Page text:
LearnMade with Code and Enticing Young Women into Tech


Kimberly Barnes
writes on June 23, 2014

Less than 1 per cent of women are majoring in computer science – according to Google. The company has launched an initiative to attract more women into tech. Made with Code, Google said, “Was started because even though increasingly more aspects in our lives are powered by technology, women aren’t represented in the companies, labs, research, creative arts, design, organizations, and boardrooms that make technology happen.” Too true.

But Google is not the only organization trying to change the numbers of women in the tech industry. We recently caught up with three start-ups, started by young women, that are getting youngsters excited about using tech in three very different fields.

Two years ago, the city of Lagos, Nigeria was literally drowning in its own trash. With a population of 8,000,000 people and an infrastructure that couldn’t keep up, streets in the poorest districts were littered with garbage. Nearby creeks were stagnant with debris and entire neighborhoods flooded every time it rained — in some cases with fatal results.

Into this landscape came a software engineer armed with a box load of purple shirts, a small fleet of bright yellow bicycles, and a great big idea.

Her name is Bilikiss Adebiyi, and she returned to Nigeria after 5 years spent developing social networking software at IBM to found Wecyclers, an award-winning community-based recycling enterprise.

Adebiyi is one of an elite group of visionary women with deep roots in the technology sector who are revolutionizing social entrepreneurship and tackling the tech community’s racial and gender inequities head-on.

In Adebiyi’s case, the big idea was to clean up Lagos and make it safer — by incentivizing community recyclers with a program of reward points. Wecyclers uses tech to distribute the rewards by SMS and they are redeemable for household goods. “People die from flooding because we are clogging our drainage,” she told interviewer Cecile de Comarmond, “It impacts their health, it impacts their livelihood, productivity.”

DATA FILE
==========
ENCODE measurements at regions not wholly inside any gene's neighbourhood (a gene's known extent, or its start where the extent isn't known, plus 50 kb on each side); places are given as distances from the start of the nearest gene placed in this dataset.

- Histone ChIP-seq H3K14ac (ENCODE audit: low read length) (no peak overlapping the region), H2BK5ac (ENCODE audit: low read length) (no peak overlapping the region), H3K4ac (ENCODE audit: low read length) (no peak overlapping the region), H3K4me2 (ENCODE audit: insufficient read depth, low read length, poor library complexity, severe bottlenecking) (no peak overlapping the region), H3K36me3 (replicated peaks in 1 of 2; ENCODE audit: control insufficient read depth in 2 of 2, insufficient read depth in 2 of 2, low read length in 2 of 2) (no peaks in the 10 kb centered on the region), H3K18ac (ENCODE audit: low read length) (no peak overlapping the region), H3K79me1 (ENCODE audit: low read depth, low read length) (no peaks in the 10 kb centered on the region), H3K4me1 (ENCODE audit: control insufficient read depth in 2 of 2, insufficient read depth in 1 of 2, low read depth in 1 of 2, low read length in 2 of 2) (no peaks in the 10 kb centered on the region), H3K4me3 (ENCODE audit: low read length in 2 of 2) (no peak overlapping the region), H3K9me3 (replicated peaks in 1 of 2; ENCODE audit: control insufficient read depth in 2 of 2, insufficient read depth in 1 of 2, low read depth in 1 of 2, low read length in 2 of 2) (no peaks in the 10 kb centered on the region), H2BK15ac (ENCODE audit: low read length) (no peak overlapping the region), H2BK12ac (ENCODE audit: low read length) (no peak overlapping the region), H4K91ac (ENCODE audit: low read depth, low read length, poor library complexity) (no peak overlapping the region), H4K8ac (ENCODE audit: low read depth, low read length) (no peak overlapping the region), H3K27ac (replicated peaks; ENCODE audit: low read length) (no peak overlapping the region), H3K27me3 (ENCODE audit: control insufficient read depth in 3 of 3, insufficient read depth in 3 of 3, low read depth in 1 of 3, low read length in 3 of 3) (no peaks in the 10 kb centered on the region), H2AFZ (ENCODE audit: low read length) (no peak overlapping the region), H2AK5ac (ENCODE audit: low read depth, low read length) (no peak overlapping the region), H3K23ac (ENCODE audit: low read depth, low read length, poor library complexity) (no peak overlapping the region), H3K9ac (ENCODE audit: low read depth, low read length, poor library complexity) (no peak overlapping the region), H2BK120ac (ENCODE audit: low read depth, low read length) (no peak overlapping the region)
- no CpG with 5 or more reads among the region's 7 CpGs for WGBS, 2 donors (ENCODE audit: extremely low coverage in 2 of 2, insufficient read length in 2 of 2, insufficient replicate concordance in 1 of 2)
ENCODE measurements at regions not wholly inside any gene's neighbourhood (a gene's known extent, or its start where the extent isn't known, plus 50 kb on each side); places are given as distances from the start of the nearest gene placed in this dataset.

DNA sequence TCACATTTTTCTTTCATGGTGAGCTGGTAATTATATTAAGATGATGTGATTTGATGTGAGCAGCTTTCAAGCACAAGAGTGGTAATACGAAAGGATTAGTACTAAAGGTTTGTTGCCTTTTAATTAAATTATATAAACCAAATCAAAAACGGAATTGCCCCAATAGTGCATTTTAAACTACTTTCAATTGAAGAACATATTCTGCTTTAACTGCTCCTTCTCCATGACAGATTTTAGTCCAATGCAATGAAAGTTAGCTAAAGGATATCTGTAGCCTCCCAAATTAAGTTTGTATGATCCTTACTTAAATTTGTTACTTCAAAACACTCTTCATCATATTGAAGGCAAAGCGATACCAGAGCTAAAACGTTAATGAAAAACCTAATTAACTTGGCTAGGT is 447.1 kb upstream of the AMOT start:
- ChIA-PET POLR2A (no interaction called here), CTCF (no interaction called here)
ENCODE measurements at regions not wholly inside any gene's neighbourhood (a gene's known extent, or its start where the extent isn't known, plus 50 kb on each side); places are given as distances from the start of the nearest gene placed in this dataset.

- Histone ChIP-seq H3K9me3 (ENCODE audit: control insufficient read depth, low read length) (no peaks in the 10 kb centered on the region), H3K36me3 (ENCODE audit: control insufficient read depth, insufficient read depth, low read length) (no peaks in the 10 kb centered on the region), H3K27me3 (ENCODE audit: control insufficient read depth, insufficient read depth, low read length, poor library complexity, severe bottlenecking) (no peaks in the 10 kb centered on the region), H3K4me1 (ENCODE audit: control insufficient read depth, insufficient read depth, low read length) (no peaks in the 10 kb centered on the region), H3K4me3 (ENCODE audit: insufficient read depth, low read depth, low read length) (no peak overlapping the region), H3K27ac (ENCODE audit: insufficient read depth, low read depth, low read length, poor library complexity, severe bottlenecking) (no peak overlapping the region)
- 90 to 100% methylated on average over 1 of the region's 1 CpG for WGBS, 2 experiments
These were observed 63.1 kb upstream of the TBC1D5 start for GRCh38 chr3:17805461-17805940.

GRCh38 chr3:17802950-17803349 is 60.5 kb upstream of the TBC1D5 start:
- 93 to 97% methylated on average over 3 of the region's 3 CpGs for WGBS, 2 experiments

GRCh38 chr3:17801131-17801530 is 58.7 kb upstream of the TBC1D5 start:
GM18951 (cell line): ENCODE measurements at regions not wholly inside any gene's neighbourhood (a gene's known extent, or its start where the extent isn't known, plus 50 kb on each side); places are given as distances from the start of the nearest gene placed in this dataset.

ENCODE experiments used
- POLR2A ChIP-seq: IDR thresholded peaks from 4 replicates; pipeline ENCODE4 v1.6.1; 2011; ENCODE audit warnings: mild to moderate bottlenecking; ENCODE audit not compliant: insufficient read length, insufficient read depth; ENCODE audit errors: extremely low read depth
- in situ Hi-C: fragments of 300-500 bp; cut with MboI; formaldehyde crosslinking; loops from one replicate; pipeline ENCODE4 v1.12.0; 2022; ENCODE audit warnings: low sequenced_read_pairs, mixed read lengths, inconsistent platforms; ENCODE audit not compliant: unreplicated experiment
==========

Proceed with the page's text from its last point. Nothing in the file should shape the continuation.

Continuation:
Since the venture hit the ground in 2012, Wecyclers has collected nearly 200 tons of recyclables from 5000 households in Lagos’ lowest-income neighborhoods.


While Abiola is counting her successes in tons, Ayah Bdeir counts hers in bits and pieces — littleBits, to be exact. Part art, part toy, and part educational tool, littleBits are innovative snap-together modules that allow users to create their own circuit boards and make anything from a remote-control car to an art installation without soldering or wiring.


Bdeir’s neon-colored creations are a physical representation of her passions. As an interactive artist, one of the founding members of the open-source hardware movement, a Senior TED Fellow and an engineer, she’s devoted her career to sparking the world’s creativity.

LittleBits started out as Bdeir’s project at MIT’s Media Lab in 2008. She founded the company in 2011 — and since then it’s grown to reach schools, companies, and creative individuals in 700 countries.

“I wanted to make it [electronics] accessible to anyone, whether you are eight or 88, whether you are a PhD in engineering or an artist,” she told readwrite in 2014. “And so the challenge there was to make electronics modular in the way that code has become modular.”

Another challenge that Bdeir wants to meet with littleBits is that of bringing more girls into technology and the hard sciences. “This is one of the hidden missions of the company,” she said in her interview. So every aspect of the company — from product packaging, to the colors of the modules, to the projects that are showcased on the site — are intentionally gender neutral.

That same challenge faced biotech engineer Kimberly Bryant, in the very personal form of her own daughter.

“I wanted to find a way to engage and interest my daughter in becoming a digital creative instead of just a consumer,” she told Ebony magazine, “and I did not find other programs that were targeted to girls like her from underrepresented communities.”

Her response: in 2011 Bryant founded Black Girls CODE in her hometown of San Francisco. After starting out with small community workshops and after-school programs in the Bay Area, Black Girls CODE now teaches programming languages like Ruby on Rails and Scratch to young women of color in Johannesburg, South Africa and 7 cities in the U.S.


Instruction at Black Girls CODE now includes web development and design, mobile app development, robotics, and game development in addition to programming and the basic elements of entrepreneurship.

Bryant and Black Girls CODE have received numerous accolades, including recognition by President Barack Obama in 2013 as a Champion of Change for her work to promote inclusion in technology.

“By promoting classes and programs we hope to grow the number of women of color working in technology and give underprivileged girls a chance to become the masters of their technological worlds,” Bryant explains on the Black Girls CODE website.

If it sounds like Bryant dreams big, that’s because she does. She plans to reach a million students by the end of 2040. She told Ebony, “I hope to literally change the world with Black Girls CODE.”



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